By William W. Abbott

As a black-mark on the history of progressive thought in California, the voters, in 1950, enacted Article XXXIV as part of the California Constitution. It had the effect of requiring voter approval of low rent housing projects. Over time, the legislature had codified various interpretations, excluding from the voter approval process, certain types of affordable projects. On a parallel path, the legislature has modified the redevelopment law to ensure that there are minimum expenditures for affordable housing. After all, how many automalls, big box retailers and movie theaters does California really need to fund through the redevelopment process?

With that as background, The City of Cerritos, its redevelopment agency (“Agency”), a local school district (“District”) and a nonprofit public benefit corporation, formed by the City, entered into a complex financing and development agreement to develop a senior housing project. The School district leased its administrative facilities to the Agency. The Agency in turn would transfer its lease interest to the non profit. The Agency would clear the property, guarantee the sublease, and finance the construction of the senior apartments. The Agency’s investment in the project approximated $81,000,000. The City/Agency would use its low and moderate income housing funds to acquire private property and renovate the property for the District’s replacement administrative offices. The City/Agency investment on behalf of the School District was approximately $18,500,000. The various agreements allowed the non profit and School District to acquire their respective sites, which in fact transpired.

As a legal insurance policy, the City, Agency, and District brought a validation action (Code of Civil Procedure section 860). A taxpayers group answered, and challenged the use of the low and moderate income housing funds to develop a non housing facility (the replace District offices), as well as the lack of voter approval (Article XXXIV). The trial court ruled in favor of the agencies. Taxpayers appealed, and were joined in their arguments on the use of housing funds by the Western Center on Law and Poverty.

As to the use of low and moderate income housing funds for replacement offices, the appellate court concluded the redevelopment law statutes were not as narrowly drawn as urged by Taxpayers and Western Center. While the redevelopment law had various limitations (such as offsite infrastructure had to part of the construction of residential units and a “reasonable and fundamental component of the housing units”), the overall statutory scheme was sufficient broad to allow expenditure in the District administrative buildings as part of a plan to generate the seniors project. In other words, the court found nexus between the non residential investment and the seniors’ project. The non residential investment supported the legislative purpose of increasing the supply of affordable housing.

The taxpayer group did not fare any better with respect to its Article XXXIV argument. The project consisted of 247 units. 25 units were restricted to households of very low income, and 15 units were restricted to low income. Applicable exemption language (Health and Safety Code sections 37000-37002) exempts from voter approval project which are privately owned, and which have less than 49 percent low income residents. The appellate court rejected the argument that the city formed non-profit public benefit corporation failed the private ownership test. The corporation was a separate legal entity, and that characterization was not lost simply because it was city formed and that the city would have continuing involvement. Although earlier courts had alluded to an alter-ego theory in early proposition 13 cases (Rider v. County of San Diego (1996) 1 Cal.4th 1 and Rider v. City of San Diego (1998) 18 Cal.4th 1035), the appellate court in Cerritos declined to follow the alter-ego argument. Although the Agency argued that the project was exempt from voter approval by virtue that the percentages of low and lower income units were to low to trigger voter approval, the appellate court did not have to reach that issue as it was satisfied that the project met the private ownership test.  City of Cerritos v. Cerritos Taxpayers Association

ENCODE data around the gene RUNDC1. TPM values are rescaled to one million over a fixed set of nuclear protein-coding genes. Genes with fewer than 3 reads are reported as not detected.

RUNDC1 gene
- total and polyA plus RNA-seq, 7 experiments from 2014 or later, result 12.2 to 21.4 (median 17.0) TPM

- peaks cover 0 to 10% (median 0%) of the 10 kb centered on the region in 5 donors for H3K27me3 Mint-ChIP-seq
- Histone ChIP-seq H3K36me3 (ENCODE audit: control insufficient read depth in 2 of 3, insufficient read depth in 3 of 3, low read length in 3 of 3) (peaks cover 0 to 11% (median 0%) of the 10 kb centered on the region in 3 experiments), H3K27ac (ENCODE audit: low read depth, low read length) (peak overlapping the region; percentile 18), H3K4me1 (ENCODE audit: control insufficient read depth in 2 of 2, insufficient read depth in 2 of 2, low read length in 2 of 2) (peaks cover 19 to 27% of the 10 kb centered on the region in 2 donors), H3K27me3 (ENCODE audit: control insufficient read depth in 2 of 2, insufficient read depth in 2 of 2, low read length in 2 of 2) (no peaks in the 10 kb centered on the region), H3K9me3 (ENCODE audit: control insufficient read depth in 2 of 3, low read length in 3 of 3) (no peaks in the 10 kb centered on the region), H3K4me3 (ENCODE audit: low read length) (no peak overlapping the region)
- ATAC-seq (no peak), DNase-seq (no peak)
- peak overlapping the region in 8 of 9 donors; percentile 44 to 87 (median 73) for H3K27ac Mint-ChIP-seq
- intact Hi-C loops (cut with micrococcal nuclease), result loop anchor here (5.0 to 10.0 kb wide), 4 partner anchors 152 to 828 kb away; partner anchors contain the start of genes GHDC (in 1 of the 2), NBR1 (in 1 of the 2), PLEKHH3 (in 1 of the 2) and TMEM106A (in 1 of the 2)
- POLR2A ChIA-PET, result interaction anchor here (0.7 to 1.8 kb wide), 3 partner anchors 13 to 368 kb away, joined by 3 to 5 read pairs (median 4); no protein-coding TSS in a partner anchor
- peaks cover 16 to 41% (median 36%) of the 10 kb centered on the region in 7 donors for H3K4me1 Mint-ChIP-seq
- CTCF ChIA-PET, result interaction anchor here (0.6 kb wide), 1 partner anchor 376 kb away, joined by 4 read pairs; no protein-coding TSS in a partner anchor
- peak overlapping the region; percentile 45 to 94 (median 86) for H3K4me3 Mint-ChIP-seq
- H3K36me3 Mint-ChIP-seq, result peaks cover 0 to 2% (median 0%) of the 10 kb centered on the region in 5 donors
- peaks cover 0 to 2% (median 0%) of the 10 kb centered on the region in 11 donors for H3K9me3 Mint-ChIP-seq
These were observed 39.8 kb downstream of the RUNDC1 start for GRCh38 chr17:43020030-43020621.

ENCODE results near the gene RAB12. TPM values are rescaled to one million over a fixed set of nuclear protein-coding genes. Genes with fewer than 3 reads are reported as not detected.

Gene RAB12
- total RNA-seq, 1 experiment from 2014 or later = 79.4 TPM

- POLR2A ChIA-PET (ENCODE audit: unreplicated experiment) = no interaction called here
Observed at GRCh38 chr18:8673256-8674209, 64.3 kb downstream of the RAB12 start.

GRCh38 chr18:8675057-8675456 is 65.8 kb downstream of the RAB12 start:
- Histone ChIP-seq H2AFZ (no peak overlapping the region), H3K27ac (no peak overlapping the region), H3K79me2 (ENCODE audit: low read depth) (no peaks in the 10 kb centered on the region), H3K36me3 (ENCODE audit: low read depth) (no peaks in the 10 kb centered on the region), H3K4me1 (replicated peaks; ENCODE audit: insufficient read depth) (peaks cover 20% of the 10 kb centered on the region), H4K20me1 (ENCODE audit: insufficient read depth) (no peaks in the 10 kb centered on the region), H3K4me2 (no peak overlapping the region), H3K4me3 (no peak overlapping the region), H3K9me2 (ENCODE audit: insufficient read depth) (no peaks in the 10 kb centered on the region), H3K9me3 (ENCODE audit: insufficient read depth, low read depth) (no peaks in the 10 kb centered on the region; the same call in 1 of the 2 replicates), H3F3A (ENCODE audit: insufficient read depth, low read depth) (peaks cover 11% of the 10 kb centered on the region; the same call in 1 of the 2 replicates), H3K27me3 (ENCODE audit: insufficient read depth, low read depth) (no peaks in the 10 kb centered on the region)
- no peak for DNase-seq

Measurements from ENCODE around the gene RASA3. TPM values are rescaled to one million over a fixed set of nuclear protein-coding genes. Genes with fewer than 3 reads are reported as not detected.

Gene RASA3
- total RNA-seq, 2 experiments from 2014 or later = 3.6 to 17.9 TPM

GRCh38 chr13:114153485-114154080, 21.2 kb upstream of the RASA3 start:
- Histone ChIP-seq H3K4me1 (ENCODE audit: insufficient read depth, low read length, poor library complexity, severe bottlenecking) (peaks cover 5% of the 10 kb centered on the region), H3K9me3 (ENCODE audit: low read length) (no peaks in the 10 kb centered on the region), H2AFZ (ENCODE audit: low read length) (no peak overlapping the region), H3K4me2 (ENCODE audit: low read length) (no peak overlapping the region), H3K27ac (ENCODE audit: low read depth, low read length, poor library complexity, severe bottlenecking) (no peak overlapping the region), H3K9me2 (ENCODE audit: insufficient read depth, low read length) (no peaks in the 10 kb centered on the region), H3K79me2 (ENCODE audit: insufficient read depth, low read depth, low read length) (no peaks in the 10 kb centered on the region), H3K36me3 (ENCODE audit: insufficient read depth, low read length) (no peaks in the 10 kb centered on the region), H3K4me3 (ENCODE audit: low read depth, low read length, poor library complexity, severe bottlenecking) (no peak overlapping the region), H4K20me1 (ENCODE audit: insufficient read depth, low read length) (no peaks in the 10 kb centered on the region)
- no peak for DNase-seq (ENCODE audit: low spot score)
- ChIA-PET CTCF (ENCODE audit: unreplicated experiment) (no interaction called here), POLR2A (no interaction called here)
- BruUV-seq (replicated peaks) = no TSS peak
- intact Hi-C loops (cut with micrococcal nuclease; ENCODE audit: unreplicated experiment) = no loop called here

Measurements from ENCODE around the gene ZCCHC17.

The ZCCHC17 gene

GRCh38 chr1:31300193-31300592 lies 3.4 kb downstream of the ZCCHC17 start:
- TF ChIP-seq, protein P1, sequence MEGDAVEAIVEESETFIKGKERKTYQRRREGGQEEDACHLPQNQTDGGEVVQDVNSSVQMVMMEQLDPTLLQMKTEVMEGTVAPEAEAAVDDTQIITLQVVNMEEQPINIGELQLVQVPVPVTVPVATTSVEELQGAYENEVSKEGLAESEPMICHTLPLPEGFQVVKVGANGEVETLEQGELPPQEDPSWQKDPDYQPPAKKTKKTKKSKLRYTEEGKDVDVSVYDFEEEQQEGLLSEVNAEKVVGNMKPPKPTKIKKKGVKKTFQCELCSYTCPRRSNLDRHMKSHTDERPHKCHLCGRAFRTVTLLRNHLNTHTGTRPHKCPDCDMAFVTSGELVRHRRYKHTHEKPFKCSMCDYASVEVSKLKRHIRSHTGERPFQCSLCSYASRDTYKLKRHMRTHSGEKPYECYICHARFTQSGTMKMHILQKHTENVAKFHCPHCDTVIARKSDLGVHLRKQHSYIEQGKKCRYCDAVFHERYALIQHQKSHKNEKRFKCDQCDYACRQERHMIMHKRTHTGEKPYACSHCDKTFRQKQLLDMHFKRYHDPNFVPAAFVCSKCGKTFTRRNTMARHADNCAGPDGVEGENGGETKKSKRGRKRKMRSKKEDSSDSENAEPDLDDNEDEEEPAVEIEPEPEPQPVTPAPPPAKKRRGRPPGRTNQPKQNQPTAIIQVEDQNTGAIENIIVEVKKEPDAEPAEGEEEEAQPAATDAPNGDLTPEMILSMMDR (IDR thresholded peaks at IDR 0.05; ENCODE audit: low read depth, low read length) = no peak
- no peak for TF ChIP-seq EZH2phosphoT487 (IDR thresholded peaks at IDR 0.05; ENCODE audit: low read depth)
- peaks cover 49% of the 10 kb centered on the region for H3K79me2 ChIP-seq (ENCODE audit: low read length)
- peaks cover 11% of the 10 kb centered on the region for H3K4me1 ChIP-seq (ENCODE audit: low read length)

The Taxpayers remaining challenges (District failure to follow the Government code provisions disposition of surplus lands, Agency’s alleged failure to provide supporting information for resolution authorizing property acquisition with increment funds and incompatibility of offices) were similarly rejected by the appellate court.

William W. Abbott is a partner at Abbott & Kindermann, LLP. For questions relating to this article or any other California land use, real estate, environmental and/or planning issues contact Abbott & Kindermann, LLP at (916) 456-9595.

The information presented in this article should not be construed to be formal legal advice by Abbott & Kindermann, LLP, nor the formation of a lawyer/client relationship. Because of the changing nature of this area of the law and the importance of individual facts, readers are encouraged to seek independent counsel for advice regarding their individual legal issues.